With a heavy burden placed on licensees and advisers, there are potential issues with misrepresentation of experience under the proposed experience pathway.
The government announced the draft legislation for the experience pathway in April, which requires advisers to make a declaration to their licensee confirming they have met all criteria.
Speaking on a podcast hosted by the AFA Gen Next, former AFA chief executive and now FAAA head of policy, Phil Anderson noted grey areas where adviser registrations weren’t as clear in the past placed risks on advisers and licensees.
“Both the adviser and the licensee will have skin in the game on this,” Anderson said. “The declaration will need to address they meet the 10-year full time equivalent qualification criteria and that they meet the clean track record.”
He said the track record aspect of the experience pathway is clear cut, pointing to the banned and disqualified adviser register and enforceable undertaking register.
“Given that ASIC has that data which can expect ASIC would take action against someone who claims they have a clean track record if they don’t,” Anderson said.
However he said confirming 10 years’ experience in the 15-year period will be a greater challenge for licensees to confirm.
“I’m not particularly worried about it so much for people who have been authorised representatives for that entire time because there’s an authorised rep register that goes back to the start of the FSAR [check] days at the start of 2003 or thereabouts.
With the Financial Adviser Register only being active since March 2015, Anderson said there will be advisers who may not have sufficient proof to provide, because they weren’t required to register under the old regime.
“We’re going to have complications about people who were salaried advisers because that data doesn’t sit on a register,” Anderson.
He added advisers who worked part-time for certain periods will also raise issues.
“The assessment of whether someone meets that 10-year full time equivalent requirement is going to need to be done very carefully,” Anderson said.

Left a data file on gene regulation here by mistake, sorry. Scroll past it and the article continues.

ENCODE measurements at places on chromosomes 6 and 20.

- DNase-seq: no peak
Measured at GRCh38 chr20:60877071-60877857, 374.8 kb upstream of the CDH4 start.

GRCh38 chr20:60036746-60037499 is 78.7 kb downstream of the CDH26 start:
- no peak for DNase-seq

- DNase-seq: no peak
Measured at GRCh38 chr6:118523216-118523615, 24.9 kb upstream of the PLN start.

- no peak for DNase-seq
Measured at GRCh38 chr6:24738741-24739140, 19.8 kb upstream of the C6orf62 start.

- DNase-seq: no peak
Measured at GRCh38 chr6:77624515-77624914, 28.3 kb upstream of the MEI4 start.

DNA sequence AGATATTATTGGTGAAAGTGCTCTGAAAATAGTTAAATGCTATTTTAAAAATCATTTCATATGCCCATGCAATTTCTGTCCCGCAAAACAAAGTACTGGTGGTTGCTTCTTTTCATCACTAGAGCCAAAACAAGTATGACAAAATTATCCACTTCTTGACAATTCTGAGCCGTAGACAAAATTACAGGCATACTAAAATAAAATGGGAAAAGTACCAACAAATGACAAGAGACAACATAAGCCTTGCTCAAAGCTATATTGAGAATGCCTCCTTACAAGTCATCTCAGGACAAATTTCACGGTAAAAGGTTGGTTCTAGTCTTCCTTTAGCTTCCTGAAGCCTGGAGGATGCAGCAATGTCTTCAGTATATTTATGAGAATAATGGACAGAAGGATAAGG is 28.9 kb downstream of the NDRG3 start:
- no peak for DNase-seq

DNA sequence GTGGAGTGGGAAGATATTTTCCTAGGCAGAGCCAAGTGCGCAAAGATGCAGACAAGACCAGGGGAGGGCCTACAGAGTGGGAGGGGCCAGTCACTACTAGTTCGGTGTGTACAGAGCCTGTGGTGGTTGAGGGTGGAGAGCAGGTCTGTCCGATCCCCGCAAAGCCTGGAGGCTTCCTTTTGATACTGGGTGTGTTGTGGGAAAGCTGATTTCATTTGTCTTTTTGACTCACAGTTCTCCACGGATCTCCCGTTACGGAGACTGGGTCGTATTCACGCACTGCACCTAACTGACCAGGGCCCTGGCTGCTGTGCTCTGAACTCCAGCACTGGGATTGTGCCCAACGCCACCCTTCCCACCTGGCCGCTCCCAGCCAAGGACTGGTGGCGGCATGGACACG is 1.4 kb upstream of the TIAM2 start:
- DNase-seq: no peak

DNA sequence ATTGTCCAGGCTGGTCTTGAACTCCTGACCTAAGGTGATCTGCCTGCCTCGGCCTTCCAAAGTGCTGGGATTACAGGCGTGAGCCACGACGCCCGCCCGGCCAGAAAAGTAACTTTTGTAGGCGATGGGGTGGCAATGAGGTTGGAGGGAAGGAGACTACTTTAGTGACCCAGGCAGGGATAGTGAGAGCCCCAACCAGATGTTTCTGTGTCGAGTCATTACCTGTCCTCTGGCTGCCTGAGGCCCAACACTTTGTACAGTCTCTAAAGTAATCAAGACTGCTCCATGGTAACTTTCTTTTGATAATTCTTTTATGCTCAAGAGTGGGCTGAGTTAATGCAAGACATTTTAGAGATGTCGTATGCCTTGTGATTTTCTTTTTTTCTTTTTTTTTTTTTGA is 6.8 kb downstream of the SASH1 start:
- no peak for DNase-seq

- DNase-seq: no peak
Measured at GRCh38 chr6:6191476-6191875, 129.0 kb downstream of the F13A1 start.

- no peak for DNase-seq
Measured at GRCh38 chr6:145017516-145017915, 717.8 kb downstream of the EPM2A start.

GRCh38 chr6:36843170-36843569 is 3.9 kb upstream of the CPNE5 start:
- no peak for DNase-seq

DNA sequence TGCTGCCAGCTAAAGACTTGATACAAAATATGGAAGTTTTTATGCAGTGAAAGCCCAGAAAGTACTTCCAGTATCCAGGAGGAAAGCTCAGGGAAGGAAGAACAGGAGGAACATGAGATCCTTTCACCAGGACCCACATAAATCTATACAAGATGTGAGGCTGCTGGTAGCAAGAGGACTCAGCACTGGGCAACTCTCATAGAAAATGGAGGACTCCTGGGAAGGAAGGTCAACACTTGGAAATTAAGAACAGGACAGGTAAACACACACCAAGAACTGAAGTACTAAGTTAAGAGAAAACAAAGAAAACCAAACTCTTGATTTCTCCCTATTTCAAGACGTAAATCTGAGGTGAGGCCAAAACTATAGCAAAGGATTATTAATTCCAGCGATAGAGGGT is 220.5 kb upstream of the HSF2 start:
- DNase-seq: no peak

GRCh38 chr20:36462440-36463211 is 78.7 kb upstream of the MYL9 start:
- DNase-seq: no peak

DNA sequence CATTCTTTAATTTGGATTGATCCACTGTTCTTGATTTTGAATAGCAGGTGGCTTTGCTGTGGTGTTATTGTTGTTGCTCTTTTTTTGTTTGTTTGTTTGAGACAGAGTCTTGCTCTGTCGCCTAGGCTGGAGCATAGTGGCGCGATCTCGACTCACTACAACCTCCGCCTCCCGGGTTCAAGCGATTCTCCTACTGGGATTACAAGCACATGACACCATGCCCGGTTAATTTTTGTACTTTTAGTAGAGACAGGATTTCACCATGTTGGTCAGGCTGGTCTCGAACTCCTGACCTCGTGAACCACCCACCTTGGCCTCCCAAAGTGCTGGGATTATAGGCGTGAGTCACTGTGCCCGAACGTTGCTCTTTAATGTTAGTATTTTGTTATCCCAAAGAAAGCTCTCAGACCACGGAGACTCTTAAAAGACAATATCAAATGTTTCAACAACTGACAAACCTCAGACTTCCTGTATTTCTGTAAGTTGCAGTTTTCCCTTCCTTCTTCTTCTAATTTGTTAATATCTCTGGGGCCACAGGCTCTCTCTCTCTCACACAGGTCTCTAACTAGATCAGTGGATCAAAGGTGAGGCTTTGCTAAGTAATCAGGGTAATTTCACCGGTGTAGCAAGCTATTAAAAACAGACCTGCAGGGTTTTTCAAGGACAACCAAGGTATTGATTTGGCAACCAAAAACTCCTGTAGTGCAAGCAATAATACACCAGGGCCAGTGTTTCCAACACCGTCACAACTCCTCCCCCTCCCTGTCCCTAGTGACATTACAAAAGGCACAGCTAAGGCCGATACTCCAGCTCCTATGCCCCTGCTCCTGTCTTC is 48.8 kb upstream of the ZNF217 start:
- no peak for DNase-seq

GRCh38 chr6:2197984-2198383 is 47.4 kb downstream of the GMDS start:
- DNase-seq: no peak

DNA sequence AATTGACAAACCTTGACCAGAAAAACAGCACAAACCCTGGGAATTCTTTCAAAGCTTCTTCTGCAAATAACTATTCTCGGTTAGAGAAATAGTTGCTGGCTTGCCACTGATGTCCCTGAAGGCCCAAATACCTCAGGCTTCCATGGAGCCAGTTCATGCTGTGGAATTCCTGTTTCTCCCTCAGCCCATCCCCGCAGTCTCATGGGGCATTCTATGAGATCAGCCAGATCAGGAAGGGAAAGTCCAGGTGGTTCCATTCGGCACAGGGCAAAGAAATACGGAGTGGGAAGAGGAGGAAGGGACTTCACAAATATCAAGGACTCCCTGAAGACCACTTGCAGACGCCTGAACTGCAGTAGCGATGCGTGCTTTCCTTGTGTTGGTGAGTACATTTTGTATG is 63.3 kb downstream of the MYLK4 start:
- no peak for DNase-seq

“There is some risk of it being misrepresented. I would think there should be enough controls around it, there are people who know these people who will be able to comment on whether they meet that requirement.”
Anderson said Standard 12 of the Code of Ethics should also be considered given it places an obligation on advisers to make sure their colleagues “are doing the right thing”.
“There is a risk, and it comes down to people who are unable to prove it through public record registers,” hesaid.
Trying to find a compromise
Anderon’s new boss, FAAA chief executive Sarah Abood, had noted the association is working to limit the damage of the education carve-out but he acknowledged this has been a hotly debated issue with a line in the sand drawn the advice profession.
“We’ve done surveys in the past and found half of our members are strong supporters and half are strongly opposed,” Anderson said.
The FAAA and its precursor associations have attempted to compromise with the 10-year sunset clause and greater recognition of experience in the education being proposals.
The association also suggested offering two subject credits for 10-years’ experience and three subject credits for 15 years, as part of the education standard.
“In recommending [the sunset clause] we also suggested that advisers should also have the opportunity to pursue the education pathway but with better recognition for the prior learning experience,” Anderson says.